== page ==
Matthew 6:21

For where your treasure is, there will your heart be also.
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Augustine of Hippo

AD 430
Serm. in Mont., ii, 13: For if any does a work with the mind of gaining thereby an earthly good, how will his heart be pure while it is thus walking on earth? For any thing that is mingled with an inferior nature is polluted therewith, though that inferior be in its kind pure. Thus gold is alloyed when mixed with pure silver; and in like manner our mind is defiled by lust of earthly things, though earth is in its own kind pure. ...

Hilary of Poitiers

AD 368
But the praise of Heaven is eternal, and cannot be carried off by invading thief, nor consumed by the moth and rust of envy.


AD 420
This must be understood not of money only, but of all our possessions. The godof a glutton is his belly; of a lover his lust; and so every man serves that to which he is in bondage; and has his heart there where his treasure is.

John Chrysostom

AD 407
When He has driven away the disease of vanity, He does well to bring in speech of contempt of riches. For there is no greater cause of desire of money than love of praise; for this men desire troops of slaves, horses accoutred in gold, and tables of silver, not for use or pleasure, but that they may be seen of many; therefore He says, “Lay not up for yourselves treasure on earth.”. Otherwise; As the Lord had above taught nothing concerning alms, or prayer, or fasting, but had only checked a pretence of them, He now proceeds to deliver adoctrine of three portions, according to the division which He had before made, in this order. First, a counsel that alms should be done; second, to show the benefit of almsgiving; third, that the fear of poverty should be no hindrance to our purpose of almsgiving. Another reading is, “Where moth and banqueting consume.” For a threefold destruction awaits all the goods of this life. They either decay and are eaten of moths as cloth; or are consumed by th...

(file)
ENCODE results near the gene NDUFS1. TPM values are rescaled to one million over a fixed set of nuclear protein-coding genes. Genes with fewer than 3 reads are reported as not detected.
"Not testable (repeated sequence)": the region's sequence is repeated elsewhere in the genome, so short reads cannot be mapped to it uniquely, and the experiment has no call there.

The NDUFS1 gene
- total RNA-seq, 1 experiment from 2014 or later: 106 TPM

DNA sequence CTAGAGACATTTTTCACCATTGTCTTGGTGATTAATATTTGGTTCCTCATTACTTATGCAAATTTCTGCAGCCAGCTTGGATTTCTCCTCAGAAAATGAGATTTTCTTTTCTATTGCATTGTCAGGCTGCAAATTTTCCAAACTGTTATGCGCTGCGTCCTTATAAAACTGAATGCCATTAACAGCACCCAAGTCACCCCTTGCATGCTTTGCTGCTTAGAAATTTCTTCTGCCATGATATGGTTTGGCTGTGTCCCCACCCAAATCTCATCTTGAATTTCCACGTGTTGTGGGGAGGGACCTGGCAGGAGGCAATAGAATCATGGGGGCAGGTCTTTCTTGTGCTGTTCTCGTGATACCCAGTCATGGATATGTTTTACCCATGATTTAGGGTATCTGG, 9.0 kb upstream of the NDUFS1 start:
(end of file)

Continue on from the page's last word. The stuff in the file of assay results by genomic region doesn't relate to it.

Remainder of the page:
John Chrysostom

AD 407
For though none of these things should come to pass, says He, you will undergo no small harm, in being nailed to the things below, and in becoming a slave instead of a freeman, and casting yourself out of the heavenly things, and having no power to think on anything that is high, but all about money, usuries and loans, and gains, and ignoble traffickings. Than this what could be more wretched? For in truth such an one will be worse off than any slave, bringing upon himself a most grievous tyranny, and giving up the chiefest thing of all, even the nobleness and the liberty of man. For how much soever any one may discourse unto you, you will not be able to hear any of those things which concern you, while your mind is nailed down to money; but bound like a dog to a tomb, by the tyranny of riches, more grievously than by any chain, barking at all that come near you, you have this one employment continually, to keep for others what you have laid up. Than this what can be more wretched? ...

Rabanus Maurus

AD 856
Ap. Anselm: Here are three precepts according to the three different kinds of wealth. Metals are destroyed by rust, clothes by moth; but as there are other things which fear neither rust nor moth, as precious stones, He therefore namesa common damage, that by thieves, who may rob wealth of all kinds. Allegorically; Rust denotes pride which obscures the brightness of virtue. Moth which privily eats out garments, is jealousy which frets into good intention, and destroys the bond of unity. Thieves denote heretics and demons, who are ever on the watch to rob men of their spiritual treasure. ...

Theophylact of Ochrid

AD 1107
. Having first cast out the sickness of vainglory by what He said before, now He speaks about non-possessiveness. For men possess more than they need because of vainglory. He shows how unprofitable earthly treasure is: moth and corruption consume food and clothing, and thieves steal gold and silver. And then, so that no one should say to Him that not all treasure is stolen, Jesus says, even if nothing is lost in this manner, are you not wretched for being nailed down by your worries over wealth? This is why He says, "Where your treasure is, there will your heart be also." ...

Knowing this first, that no prophecy of the scripture is of any private interpretation. - 2 Peter 1:20

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